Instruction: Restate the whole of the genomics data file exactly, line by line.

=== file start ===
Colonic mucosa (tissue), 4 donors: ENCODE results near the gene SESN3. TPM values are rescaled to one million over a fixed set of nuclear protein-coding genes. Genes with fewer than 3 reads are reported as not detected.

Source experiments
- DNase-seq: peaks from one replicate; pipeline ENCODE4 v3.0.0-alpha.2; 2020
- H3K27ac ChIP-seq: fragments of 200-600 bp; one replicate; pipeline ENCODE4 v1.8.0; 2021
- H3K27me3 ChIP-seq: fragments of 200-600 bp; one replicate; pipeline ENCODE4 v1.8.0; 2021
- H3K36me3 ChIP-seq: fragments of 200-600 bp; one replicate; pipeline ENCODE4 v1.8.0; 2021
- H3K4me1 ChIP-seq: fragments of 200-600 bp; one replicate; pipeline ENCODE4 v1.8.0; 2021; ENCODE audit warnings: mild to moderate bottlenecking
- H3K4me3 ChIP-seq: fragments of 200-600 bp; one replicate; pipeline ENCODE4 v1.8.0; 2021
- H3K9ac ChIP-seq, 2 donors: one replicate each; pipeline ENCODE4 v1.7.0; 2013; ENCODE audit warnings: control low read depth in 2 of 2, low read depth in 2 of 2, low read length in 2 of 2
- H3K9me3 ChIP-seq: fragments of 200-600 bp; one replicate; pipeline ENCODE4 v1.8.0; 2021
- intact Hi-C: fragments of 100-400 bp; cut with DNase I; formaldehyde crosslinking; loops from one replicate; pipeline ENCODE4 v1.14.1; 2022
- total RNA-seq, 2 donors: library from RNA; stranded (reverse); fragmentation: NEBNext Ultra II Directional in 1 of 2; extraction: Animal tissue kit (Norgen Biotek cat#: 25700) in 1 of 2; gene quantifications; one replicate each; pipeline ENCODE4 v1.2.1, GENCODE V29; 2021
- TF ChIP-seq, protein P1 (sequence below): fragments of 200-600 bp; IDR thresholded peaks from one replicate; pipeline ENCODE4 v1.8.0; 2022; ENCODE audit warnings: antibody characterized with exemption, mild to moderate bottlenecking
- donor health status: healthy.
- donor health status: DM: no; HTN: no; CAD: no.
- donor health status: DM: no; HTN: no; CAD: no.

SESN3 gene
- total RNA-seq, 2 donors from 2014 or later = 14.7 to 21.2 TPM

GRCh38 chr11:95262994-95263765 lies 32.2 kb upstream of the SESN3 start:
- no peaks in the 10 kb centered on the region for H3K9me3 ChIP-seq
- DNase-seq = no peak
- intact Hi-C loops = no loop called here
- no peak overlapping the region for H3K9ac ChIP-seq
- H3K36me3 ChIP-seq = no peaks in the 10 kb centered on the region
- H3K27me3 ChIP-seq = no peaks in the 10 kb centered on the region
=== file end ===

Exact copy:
Colonic mucosa (tissue), 4 donors: ENCODE results near the gene SESN3. TPM values are rescaled to one million over a fixed set of nuclear protein-coding genes. Genes with fewer than 3 reads are reported as not detected.

Source experiments
- DNase-seq: peaks from one replicate; pipeline ENCODE4 v3.0.0-alpha.2; 2020
- H3K27ac ChIP-seq: fragments of 200-600 bp; one replicate; pipeline ENCODE4 v1.8.0; 2021
- H3K27me3 ChIP-seq: fragments of 200-600 bp; one replicate; pipeline ENCODE4 v1.8.0; 2021
- H3K36me3 ChIP-seq: fragments of 200-600 bp; one replicate; pipeline ENCODE4 v1.8.0; 2021
- H3K4me1 ChIP-seq: fragments of 200-600 bp; one replicate; pipeline ENCODE4 v1.8.0; 2021; ENCODE audit warnings: mild to moderate bottlenecking
- H3K4me3 ChIP-seq: fragments of 200-600 bp; one replicate; pipeline ENCODE4 v1.8.0; 2021
- H3K9ac ChIP-seq, 2 donors: one replicate each; pipeline ENCODE4 v1.7.0; 2013; ENCODE audit warnings: control low read depth in 2 of 2, low read depth in 2 of 2, low read length in 2 of 2
- H3K9me3 ChIP-seq: fragments of 200-600 bp; one replicate; pipeline ENCODE4 v1.8.0; 2021
- intact Hi-C: fragments of 100-400 bp; cut with DNase I; formaldehyde crosslinking; loops from one replicate; pipeline ENCODE4 v1.14.1; 2022
- total RNA-seq, 2 donors: library from RNA; stranded (reverse); fragmentation: NEBNext Ultra II Directional in 1 of 2; extraction: Animal tissue kit (Norgen Biotek cat#: 25700) in 1 of 2; gene quantifications; one replicate each; pipeline ENCODE4 v1.2.1, GENCODE V29; 2021
- TF ChIP-seq, protein P1 (sequence below): fragments of 200-600 bp; IDR thresholded peaks from one replicate; pipeline ENCODE4 v1.8.0; 2022; ENCODE audit warnings: antibody characterized with exemption, mild to moderate bottlenecking
- donor health status: healthy.
- donor health status: DM: no; HTN: no; CAD: no.
- donor health status: DM: no; HTN: no; CAD: no.

SESN3 gene
- total RNA-seq, 2 donors from 2014 or later = 14.7 to 21.2 TPM

GRCh38 chr11:95262994-95263765 lies 32.2 kb upstream of the SESN3 start:
- no peaks in the 10 kb centered on the region for H3K9me3 ChIP-seq
- DNase-seq = no peak
- intact Hi-C loops = no loop called here
- no peak overlapping the region for H3K9ac ChIP-seq
- H3K36me3 ChIP-seq = no peaks in the 10 kb centered on the region
- H3K27me3 ChIP-seq = no peaks in the 10 kb centered on the region